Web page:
Sunday, November 28, 2010

Changing the Rules as We Go

I've written in this blog before (July 3, 2008) about how members of council don't always seem to understand the processes that we're supposed to follow, or even the actual responsibilities that each member of council has. To compound the problem, some members of council appear to be quite satisfied with their ignorance, with making up rules to suit the whims of others, and with ignoring basic democratic principles. And some members of council seem to be quite all right with giving away their rights and responsibilities.

A couple of years ago I suggested that it might be beneficial if all of council were to have someone from the outside come in and give a presentation on how council is supposed to work, and on the parliamentary procedures that we're supposed to follow. Not surprisingly, considering it was my suggestion, other council members at the time felt that it was too late in our term to try to improve (the phrase "better late than never" being something that they obviously don't believe); others declined because they didn't want to bring in the individual that I was suggesting (which I found odd, because I hadn't suggested anyone). And the new council has shown no indication of being interested in learning about rules and procedures if they're going to slow down the process, and possibly prevent some individuals getting their way.

I was reminded of this recently when some inconsistencies occurred when I tried to recover my expenses for attending one of the committees that I've been placed on. This current council has given away their opportunity to have input to membership on city committees, instead ceding that authority totally to the mayor. In his wisdom, he has placed me on three committees that meet out of town - the North Central Saskatchewan Transportation Committee, which meets in locations ranging between here and the Alberta border, the Saskatoon Airport Authority, which meets in Saskatoon, and the North Saskatchewan River Basin Committee, which meets in North Battleford. I'm not sure how particularly useful it is for the city to have representatives on these committees, but we've been invited, and I do my best to get to these meetings and provide the city's perspective on matters being discussed. For these types of committee meetings, the practice in my ten years on council has been that a councillor who has to travel out of town to attend a committee meeting is reimbursed for vehicle mileage. This was not considered as part of the individual's travel budget, which is used to attend conferences.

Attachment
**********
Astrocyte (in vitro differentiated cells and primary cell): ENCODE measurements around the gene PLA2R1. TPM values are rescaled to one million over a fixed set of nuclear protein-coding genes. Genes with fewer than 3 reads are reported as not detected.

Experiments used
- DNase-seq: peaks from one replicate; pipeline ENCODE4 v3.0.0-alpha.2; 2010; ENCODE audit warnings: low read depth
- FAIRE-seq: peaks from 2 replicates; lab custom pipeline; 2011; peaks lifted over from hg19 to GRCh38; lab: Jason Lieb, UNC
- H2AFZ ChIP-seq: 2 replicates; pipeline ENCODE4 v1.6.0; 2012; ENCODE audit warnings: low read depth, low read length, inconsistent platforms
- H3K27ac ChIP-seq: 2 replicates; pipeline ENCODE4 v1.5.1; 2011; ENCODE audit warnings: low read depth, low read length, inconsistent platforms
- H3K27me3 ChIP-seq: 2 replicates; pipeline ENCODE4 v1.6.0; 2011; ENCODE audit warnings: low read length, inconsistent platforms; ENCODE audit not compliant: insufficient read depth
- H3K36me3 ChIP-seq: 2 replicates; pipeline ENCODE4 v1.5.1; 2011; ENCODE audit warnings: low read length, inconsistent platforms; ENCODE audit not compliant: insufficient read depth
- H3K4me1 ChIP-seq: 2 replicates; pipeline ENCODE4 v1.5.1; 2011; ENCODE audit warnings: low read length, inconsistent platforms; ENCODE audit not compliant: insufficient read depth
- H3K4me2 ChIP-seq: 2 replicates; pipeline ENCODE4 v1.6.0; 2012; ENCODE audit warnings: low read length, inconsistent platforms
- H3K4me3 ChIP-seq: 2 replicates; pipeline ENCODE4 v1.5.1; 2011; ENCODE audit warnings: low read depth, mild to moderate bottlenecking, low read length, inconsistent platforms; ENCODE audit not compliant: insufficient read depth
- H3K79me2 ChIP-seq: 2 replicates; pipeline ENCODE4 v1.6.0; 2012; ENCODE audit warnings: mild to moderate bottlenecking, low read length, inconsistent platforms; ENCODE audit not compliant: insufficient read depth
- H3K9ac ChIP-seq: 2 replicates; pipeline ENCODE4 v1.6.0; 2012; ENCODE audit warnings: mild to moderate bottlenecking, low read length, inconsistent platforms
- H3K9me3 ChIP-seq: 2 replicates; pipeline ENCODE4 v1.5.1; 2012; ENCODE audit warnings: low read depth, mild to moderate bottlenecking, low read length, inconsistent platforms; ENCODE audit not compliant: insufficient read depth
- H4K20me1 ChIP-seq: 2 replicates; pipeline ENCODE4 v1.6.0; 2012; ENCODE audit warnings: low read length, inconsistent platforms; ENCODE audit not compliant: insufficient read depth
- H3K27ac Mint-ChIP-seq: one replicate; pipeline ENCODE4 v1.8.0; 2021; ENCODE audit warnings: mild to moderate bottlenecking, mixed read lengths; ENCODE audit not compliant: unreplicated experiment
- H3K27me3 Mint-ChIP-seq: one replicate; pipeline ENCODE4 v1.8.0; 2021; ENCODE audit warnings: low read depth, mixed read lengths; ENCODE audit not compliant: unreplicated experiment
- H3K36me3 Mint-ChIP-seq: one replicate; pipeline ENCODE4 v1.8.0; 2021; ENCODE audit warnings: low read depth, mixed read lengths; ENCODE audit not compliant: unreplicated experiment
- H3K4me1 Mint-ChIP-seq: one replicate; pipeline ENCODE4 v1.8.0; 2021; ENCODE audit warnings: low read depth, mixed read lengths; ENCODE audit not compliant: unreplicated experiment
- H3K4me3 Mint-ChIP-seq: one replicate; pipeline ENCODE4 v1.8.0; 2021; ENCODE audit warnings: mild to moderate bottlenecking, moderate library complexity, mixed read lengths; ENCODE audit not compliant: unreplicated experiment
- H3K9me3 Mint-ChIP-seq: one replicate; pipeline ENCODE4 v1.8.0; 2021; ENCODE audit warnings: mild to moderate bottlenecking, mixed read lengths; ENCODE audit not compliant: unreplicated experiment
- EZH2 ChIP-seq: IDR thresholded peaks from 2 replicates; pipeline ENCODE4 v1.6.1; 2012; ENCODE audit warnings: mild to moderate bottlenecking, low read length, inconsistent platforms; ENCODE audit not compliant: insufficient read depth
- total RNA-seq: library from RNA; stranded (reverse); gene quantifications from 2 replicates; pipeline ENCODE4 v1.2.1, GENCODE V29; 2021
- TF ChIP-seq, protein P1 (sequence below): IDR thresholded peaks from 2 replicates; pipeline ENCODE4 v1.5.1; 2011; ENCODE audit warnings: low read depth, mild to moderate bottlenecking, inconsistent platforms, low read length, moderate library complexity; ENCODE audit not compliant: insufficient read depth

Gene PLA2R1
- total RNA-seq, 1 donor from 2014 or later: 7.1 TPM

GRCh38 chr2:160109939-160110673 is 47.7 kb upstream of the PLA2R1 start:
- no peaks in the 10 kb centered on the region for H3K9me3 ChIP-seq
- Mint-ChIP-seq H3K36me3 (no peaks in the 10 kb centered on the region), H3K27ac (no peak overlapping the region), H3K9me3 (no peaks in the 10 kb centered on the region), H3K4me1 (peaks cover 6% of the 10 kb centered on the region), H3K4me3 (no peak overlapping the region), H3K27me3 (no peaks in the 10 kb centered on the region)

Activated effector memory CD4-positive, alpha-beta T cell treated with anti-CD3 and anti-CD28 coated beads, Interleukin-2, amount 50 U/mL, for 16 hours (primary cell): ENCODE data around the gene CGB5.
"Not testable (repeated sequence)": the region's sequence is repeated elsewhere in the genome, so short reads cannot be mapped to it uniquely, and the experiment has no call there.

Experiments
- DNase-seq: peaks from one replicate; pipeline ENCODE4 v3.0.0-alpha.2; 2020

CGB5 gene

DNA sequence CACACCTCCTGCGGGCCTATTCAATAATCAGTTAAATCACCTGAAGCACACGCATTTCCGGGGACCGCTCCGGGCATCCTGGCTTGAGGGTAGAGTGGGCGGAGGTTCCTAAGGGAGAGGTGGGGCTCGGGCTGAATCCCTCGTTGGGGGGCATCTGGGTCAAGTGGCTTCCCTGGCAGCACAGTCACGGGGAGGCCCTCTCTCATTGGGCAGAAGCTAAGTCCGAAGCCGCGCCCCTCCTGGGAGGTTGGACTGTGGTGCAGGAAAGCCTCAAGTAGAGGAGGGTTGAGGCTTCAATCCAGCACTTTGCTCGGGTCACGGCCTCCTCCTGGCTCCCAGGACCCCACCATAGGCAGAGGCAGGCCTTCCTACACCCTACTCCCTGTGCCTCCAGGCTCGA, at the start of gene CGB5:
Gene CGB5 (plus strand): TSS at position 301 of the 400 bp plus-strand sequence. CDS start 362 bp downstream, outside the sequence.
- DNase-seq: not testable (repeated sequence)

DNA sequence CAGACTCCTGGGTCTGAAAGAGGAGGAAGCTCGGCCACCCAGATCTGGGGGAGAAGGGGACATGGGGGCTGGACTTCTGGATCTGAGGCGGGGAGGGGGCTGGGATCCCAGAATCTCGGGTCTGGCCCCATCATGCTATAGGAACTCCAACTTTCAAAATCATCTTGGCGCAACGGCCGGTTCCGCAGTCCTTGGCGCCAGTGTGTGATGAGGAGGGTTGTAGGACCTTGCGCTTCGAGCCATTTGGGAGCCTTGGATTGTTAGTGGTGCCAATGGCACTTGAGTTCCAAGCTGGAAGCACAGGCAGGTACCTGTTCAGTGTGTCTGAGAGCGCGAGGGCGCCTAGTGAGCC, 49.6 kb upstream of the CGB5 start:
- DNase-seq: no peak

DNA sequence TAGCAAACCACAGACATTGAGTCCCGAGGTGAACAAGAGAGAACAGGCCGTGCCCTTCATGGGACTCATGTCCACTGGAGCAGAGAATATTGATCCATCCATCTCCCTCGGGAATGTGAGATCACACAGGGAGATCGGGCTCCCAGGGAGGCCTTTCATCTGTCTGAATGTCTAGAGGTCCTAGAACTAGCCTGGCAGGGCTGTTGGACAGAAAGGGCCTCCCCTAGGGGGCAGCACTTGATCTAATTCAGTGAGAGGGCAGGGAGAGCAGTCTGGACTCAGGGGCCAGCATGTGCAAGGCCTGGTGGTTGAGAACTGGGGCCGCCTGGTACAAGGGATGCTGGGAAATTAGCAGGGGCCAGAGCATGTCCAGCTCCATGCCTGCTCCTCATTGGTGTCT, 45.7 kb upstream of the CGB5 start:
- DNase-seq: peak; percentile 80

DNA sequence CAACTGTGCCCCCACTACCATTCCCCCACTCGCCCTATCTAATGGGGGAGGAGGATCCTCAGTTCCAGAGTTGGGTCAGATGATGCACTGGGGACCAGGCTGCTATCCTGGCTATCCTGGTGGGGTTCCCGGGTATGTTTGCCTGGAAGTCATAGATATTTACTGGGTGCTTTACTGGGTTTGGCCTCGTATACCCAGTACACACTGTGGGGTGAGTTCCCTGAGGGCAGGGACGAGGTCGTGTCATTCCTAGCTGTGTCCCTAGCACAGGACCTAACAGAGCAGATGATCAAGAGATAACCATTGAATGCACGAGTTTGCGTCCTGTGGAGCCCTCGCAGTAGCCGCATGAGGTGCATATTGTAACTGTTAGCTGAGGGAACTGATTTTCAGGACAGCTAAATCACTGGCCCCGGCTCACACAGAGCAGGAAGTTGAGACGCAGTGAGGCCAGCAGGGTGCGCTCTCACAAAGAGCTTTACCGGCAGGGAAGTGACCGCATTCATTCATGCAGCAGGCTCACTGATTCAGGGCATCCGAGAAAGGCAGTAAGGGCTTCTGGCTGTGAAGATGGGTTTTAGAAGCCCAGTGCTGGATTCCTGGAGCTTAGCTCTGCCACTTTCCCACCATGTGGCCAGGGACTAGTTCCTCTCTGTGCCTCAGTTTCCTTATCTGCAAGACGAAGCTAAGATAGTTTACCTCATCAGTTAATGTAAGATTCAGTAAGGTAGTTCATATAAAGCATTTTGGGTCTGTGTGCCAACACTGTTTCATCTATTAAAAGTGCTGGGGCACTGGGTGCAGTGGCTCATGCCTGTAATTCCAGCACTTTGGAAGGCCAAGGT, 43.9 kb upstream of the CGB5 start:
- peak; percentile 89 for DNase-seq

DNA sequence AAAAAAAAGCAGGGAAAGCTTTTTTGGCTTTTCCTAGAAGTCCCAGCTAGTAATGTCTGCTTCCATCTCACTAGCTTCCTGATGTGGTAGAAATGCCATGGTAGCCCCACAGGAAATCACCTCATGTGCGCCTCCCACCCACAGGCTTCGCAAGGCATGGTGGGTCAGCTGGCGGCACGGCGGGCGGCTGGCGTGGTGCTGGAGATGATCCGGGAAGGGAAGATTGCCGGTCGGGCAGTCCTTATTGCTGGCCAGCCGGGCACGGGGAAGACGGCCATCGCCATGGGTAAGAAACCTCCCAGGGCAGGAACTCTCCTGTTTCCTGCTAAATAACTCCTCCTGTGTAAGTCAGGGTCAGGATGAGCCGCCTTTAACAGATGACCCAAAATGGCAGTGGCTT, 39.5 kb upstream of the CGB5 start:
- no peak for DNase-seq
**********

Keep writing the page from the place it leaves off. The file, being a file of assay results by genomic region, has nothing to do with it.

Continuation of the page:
Until now. Maybe. I've been told a couple of different stories. It started when I attended a meeting of the North Saskatchewan River Basin Committee in August, and I submitted my expense claim to the city manager's office. The former practice (and no doubt the practice followed still by other members of council) is to submit expenses directly to the mayor's office. I haven't done that for a couple of years, after an incident which occurred while I was in the process of submitting an expense claim to one of the administrative assistants, when the mayor came out of his office and told the assistant not to bother helping me, since I "didn't matter". I don't know about you, but when I get treated with gratuitous rudeness, I won't go out of my way again to deal with that sort of behaviour. So I spoke with the city manager, and my procedure since then has been to submit expense forms to his office, which had been working without incident until now.